Legacies of Colonial Dislocation: Resettlement, Agricultural Deintensification and Infrastructural Reclamation in Huarochirí, Peru
Oré Menéndez, Gabriela de los Ángeles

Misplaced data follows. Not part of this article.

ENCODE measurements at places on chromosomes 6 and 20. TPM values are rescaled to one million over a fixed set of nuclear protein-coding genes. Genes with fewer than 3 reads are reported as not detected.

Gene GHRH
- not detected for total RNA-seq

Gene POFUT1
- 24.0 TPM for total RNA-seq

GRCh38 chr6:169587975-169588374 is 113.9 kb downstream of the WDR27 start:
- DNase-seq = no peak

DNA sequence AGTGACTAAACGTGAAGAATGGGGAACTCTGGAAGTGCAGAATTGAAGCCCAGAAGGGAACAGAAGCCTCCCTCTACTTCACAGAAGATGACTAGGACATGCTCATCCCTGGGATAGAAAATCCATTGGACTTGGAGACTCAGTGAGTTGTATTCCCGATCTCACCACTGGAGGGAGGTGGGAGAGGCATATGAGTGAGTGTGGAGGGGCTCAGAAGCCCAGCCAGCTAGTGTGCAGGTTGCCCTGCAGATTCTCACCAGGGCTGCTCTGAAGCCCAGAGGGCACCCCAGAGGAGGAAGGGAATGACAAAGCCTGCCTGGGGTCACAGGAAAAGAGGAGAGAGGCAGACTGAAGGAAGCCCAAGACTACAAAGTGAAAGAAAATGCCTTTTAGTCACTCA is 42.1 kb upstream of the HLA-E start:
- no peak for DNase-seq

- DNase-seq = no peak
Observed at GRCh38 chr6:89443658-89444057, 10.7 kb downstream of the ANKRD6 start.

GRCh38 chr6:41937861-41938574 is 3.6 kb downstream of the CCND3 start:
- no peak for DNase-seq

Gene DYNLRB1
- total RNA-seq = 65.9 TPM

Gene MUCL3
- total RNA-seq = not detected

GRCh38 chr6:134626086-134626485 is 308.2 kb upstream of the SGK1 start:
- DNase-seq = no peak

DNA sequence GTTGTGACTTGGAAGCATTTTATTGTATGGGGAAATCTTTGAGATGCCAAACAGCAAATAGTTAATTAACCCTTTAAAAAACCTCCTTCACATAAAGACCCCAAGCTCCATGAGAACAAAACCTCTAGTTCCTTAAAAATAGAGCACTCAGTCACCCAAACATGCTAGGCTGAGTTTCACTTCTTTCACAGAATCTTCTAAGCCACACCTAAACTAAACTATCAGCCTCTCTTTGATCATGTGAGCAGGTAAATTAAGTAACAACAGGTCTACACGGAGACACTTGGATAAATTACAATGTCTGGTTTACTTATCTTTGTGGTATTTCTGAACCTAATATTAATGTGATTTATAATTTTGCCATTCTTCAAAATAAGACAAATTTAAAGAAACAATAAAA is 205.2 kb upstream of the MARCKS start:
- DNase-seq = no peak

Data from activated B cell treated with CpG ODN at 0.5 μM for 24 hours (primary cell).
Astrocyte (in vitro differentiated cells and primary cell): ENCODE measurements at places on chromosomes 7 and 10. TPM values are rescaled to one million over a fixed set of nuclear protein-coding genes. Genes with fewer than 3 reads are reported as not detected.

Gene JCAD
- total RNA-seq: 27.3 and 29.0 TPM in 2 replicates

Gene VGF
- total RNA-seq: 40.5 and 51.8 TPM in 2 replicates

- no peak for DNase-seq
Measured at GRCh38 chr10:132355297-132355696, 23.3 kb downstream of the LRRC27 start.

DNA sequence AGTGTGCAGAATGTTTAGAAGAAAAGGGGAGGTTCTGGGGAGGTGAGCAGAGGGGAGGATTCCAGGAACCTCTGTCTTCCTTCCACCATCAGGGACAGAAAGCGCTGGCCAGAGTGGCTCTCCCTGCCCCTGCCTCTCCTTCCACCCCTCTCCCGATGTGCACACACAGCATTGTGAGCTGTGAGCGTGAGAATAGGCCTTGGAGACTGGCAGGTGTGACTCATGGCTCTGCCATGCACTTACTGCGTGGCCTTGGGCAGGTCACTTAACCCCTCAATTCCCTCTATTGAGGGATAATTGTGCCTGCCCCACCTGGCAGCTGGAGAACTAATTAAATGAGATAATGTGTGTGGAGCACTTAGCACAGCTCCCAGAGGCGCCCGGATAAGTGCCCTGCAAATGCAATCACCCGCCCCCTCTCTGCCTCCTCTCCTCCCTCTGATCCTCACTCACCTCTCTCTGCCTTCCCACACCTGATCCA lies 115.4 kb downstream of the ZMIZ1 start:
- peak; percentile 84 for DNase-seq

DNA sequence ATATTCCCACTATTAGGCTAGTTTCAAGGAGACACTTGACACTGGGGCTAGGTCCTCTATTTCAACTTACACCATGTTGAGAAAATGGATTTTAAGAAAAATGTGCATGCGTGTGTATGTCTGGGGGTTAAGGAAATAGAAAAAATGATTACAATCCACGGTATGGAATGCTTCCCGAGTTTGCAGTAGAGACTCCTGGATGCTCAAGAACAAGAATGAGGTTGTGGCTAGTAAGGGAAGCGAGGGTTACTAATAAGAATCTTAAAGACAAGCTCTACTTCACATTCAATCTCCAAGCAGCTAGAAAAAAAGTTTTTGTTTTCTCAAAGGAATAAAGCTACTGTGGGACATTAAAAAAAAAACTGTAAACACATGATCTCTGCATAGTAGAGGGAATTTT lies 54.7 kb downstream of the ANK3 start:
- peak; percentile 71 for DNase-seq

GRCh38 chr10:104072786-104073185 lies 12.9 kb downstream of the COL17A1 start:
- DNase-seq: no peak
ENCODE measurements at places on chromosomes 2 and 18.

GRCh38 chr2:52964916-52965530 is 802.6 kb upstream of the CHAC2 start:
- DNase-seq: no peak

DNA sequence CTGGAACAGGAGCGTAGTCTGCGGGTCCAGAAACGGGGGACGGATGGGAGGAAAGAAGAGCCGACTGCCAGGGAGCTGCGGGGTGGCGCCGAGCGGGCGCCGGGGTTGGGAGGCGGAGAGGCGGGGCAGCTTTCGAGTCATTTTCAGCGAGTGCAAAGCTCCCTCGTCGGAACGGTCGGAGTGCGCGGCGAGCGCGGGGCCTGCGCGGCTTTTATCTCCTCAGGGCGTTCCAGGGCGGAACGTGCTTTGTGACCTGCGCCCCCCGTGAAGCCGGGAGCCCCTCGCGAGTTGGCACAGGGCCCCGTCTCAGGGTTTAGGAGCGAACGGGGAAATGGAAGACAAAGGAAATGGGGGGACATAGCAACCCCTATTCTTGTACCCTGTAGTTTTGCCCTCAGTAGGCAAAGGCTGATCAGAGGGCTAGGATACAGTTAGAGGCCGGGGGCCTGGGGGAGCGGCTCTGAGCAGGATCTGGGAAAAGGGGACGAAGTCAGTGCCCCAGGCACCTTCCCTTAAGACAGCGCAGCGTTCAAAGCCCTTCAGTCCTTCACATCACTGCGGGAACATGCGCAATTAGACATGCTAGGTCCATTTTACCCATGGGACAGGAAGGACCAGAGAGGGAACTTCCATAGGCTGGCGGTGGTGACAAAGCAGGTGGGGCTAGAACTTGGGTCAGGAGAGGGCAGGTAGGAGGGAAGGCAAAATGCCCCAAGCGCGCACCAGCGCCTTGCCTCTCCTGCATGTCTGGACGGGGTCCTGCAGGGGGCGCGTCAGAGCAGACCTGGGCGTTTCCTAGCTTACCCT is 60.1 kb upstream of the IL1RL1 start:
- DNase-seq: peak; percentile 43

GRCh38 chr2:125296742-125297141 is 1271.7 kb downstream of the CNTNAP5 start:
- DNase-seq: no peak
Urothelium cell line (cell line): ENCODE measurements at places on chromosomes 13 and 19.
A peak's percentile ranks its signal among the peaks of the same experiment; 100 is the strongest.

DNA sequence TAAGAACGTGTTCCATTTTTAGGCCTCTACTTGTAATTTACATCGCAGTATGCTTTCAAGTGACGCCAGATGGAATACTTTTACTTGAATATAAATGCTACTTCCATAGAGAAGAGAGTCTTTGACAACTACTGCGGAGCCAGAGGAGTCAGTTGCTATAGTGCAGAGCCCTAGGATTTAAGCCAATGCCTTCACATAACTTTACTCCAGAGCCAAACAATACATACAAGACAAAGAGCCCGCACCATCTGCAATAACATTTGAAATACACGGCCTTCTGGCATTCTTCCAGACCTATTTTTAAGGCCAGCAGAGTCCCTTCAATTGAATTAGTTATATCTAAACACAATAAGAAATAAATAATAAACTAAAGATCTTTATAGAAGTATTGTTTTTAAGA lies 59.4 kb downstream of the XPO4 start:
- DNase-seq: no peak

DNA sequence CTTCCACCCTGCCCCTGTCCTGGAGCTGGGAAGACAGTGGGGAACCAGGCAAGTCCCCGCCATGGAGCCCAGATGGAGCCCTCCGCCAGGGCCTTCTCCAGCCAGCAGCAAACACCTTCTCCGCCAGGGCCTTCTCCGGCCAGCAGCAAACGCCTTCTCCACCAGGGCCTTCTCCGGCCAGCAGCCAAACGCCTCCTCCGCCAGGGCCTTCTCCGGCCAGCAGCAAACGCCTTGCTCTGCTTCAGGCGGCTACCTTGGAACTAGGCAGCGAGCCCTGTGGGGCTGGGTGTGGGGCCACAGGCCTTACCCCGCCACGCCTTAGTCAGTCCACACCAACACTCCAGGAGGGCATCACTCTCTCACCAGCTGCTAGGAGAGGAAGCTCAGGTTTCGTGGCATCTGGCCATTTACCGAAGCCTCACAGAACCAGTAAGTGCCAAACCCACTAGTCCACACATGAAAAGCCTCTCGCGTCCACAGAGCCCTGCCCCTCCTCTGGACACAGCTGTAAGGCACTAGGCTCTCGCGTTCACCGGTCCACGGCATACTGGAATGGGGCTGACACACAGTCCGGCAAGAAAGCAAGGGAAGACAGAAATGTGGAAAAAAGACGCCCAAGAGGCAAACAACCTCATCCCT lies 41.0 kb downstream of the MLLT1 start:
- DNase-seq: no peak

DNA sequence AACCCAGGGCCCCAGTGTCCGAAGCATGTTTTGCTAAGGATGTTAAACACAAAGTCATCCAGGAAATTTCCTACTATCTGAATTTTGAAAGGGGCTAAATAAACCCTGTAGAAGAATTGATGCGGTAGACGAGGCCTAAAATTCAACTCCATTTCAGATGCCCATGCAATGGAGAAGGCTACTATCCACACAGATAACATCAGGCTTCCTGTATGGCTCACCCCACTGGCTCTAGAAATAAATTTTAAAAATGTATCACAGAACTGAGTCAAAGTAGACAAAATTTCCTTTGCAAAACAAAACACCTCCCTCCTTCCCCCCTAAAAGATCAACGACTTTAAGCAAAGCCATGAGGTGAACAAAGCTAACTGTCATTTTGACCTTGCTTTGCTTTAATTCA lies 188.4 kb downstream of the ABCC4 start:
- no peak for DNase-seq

During a single decade—the 1570s—Francisco de Toledo, fifth Viceroy of Peru, executed Reducción General de Indios (General Resettlement of Indians)—which forcibly displaced some 1.4 million Indigenous Andeans into over a thousand compact, planned colonial towns (called reducciones—literally, “reductions”). Colonial authorities instituted this massive resettlement program to facilitate state surveillance, tax collection, and Catholic evangelization. The General Resettlement dislocated Andean communities not only from their ancestral homes, but also from the intensive agricultural systems that supported them. For these reasons, The Reducción has long been characterized as an epochal historical disjuncture that brought many Andean cultural practices and institutions to their definitive end. Yet little archaeological and ethnohistorical research has focused on the down-the-line effects of the General Resettlement, and how Andean communities responded to its dislocations. This dissertation focuses on these long-term legacy effects of the General Resettlement in the context of Huarochirí Province in the highlands of the Department of Lima, Peru. It traces out how the communities of Huarochirí dynamically responded to the dislocations of forced colonial resettlement by (partially or wholly) abandoning reducciones and establishing new post-Reducción villages. I hypothesize that the process of establishing these post-Reducción villages was driven by a combination of push and pull factors. The oppressive, exploitative, and impoverished conditions of life in the reducciones acted as push factors impelling Huarochirí communities to “vote with their feet” and establish new settlements. The concretized labor embodied in ancestral agricultural infrastructure, I hypothesize, acted as pull factors that attracted the constituent ayllus (Andean corporate kin groups) of reducciones to (re)establish new villages nearer to their irrigated field and terrace systems. I use a holistic approach to test these hypotheses, integrating multispectral satellite remote sensing and geospatial analyses with ethnohistorical methods to investigate processes of agricultural reclamation carried out by indigenous communities in the centuries following the General Resettlement. These analyses document the foundation of post-Reducción villages between the 17th and early 19th centuries, CE, and demonstrate that they are located significantly closer to agricultural complexes of pre-Hispanic origin than the reducciones. Thus, even as the General Resettlement did cause untold disruption and hardship, these findings illustrate how Andean communities responded creatively and rationally to ensure a measure of continued well-being and self-determination. My research challenges colonizers' utopic narratives claiming to have established "order" while demonstrating indigenous ingenuity and agency in challenging such colonial impositions.